The evidence suggests that digital giving reaps a much higher return than its coined counterpart, with those paying via phone giving an average of £5.47, compared with £2.34 for those who use cash. With a 365% increase in mobile payments in the last year alone –cashless donation points and mobile donation platforms are likely to take a huge leap forward.[2]

 

The rise of the young, and the small

Poppy notes that a recent Charity Commission report Taken on Trust revealed an average Trustee age of between 60 and 62. However, at the same time, the 2018 report on The Next Generation of UK Giving named younger donors as the most-giving age cohort in the UK, donating a total of £2.7 billion to over 5,000 charities. In recognition of this, 2019 might begin to see charities inviting younger and more diverse people onto their Boards engaging with those eager to support the sector and ready to call for wider change.

For our Governance and Philanthropy Associate Tom, 2019 will be the year that many charities find their voice again, led by small, local and start-up outfits. He thinks it’s time household-name charities put their houses in order, preventing abuse (in everything from mass fundraising techniques to child safeguarding) rather than managing scandals when they arise and heaping costs onto smaller charities in the form of new regulatory remedies and collective reputational damage. A simple test of big NGOs’ responsibility to smaller members will be ending the practice of letting perpetrators of abuse resign with a fulsome reference from HR. If there are any unscheduled elections and (deep breath) referendums in 2019, expect social causes to have learnt their legal rights and to speak their mind.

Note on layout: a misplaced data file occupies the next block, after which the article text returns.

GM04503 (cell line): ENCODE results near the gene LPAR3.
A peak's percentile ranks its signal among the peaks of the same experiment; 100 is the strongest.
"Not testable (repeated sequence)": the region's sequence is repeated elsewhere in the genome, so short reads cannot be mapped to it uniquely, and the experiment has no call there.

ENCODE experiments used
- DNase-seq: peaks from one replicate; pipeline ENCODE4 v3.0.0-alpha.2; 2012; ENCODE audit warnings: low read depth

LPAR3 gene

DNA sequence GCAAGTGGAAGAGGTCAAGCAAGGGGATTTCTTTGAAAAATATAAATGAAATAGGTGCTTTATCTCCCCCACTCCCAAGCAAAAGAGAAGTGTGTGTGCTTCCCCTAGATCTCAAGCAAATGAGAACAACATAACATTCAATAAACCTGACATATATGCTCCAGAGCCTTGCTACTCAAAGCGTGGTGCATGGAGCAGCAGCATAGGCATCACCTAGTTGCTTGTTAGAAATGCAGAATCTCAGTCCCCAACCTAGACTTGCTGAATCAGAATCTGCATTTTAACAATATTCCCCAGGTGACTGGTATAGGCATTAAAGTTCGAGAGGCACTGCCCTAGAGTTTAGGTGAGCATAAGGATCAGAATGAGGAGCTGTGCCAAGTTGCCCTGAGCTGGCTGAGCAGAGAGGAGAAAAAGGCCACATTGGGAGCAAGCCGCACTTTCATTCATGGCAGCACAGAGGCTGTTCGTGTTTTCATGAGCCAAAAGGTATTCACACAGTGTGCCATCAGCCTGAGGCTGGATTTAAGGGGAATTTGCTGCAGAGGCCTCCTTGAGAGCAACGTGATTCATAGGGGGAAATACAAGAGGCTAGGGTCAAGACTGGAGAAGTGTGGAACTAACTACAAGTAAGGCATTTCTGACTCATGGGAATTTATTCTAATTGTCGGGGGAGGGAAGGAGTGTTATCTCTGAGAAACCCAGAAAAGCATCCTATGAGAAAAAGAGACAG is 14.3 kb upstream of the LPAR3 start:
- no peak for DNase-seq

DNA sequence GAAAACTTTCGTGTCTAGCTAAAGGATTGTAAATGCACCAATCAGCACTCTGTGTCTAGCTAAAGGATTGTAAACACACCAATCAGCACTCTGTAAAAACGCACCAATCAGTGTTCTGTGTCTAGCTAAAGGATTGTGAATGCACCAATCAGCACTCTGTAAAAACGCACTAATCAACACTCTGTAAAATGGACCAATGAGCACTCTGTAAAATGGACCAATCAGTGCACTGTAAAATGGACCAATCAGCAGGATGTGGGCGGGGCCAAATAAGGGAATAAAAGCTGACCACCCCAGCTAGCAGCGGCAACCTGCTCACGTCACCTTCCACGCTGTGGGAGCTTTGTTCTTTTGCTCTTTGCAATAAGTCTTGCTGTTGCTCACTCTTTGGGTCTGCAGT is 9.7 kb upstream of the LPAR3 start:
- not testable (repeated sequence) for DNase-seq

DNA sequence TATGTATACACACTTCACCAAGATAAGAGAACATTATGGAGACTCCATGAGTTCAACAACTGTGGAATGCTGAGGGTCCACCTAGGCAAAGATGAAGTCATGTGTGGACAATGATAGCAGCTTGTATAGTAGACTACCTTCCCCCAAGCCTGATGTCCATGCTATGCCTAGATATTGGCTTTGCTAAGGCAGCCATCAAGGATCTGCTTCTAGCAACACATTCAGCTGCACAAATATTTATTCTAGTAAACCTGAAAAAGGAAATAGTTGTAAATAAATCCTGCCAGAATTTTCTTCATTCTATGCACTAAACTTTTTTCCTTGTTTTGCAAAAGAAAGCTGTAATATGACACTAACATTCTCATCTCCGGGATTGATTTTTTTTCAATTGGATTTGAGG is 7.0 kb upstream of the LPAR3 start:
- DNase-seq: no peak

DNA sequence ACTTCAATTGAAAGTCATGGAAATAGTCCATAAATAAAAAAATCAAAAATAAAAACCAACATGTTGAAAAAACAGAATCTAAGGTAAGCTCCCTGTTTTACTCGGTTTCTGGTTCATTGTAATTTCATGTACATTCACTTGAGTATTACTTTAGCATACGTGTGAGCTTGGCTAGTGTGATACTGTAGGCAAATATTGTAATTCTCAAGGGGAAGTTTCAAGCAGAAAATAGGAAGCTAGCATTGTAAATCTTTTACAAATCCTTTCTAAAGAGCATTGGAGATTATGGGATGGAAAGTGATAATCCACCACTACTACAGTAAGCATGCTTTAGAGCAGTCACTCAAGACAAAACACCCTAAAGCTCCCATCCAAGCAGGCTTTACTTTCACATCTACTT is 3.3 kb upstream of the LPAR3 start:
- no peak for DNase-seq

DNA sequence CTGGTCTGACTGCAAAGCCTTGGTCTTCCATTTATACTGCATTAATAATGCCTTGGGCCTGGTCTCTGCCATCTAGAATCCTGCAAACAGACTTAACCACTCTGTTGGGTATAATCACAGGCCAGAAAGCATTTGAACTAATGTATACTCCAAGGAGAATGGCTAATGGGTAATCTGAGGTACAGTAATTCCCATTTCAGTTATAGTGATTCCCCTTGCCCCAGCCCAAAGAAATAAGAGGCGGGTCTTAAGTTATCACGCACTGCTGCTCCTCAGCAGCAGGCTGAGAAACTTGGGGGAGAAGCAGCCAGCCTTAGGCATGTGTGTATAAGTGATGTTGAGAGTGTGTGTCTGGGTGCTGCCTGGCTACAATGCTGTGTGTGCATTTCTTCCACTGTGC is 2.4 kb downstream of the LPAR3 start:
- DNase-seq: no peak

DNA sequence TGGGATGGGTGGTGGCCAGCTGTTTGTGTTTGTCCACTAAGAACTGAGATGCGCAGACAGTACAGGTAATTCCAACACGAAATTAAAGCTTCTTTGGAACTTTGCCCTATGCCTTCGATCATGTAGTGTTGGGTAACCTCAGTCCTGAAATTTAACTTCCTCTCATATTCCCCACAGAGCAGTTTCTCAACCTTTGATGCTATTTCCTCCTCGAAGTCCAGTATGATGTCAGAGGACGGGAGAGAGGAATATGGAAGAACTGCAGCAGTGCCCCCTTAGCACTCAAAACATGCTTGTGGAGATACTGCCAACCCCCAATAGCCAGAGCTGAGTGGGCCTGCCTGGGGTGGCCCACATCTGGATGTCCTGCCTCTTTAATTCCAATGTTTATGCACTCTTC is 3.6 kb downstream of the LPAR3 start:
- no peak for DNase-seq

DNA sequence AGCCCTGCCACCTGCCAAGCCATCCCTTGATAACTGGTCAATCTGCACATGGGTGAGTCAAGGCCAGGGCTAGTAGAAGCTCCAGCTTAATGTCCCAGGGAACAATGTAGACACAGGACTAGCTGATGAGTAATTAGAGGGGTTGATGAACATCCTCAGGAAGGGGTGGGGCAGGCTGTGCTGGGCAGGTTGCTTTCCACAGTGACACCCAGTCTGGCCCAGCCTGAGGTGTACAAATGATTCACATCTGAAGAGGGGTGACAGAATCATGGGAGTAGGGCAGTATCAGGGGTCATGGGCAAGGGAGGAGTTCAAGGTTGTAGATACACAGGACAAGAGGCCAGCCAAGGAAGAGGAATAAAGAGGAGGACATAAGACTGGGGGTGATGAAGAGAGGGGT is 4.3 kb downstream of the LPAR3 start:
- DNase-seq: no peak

And finally, our Head of Development and Operations Ben, takes a more tongue in cheek approach. It seems that England might actually be turning into a good football team! Uncertainty provides the opportunity for innovation, for adaptation, for hope. You never know, we might even see England lift its first football trophy since 1966 - now that would be a turn up for the books!

 

What are your predictions for 2019? – Tweet us @OfficialCause4 we’d love to hear!

 

 

[1] https://www.jrf.org.uk/report/uk-poverty-2018

[2] https://www.thirdsector.co.uk/charities-raise-offering-contactless-donations-research-indicates/digital/article/1440197

 

 

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"The course was informative, enjoyable, covering plenty of ground in just one day without feeling rushed at all. It came at a crucial time in our planning and thinking as a development team and was a very welcome pause for thought. Michelle was a brilliant facilitator and it was a real benefit to hear about her experiences across the sector."

Jane Reynolds, Development Manager, Manchester International Festival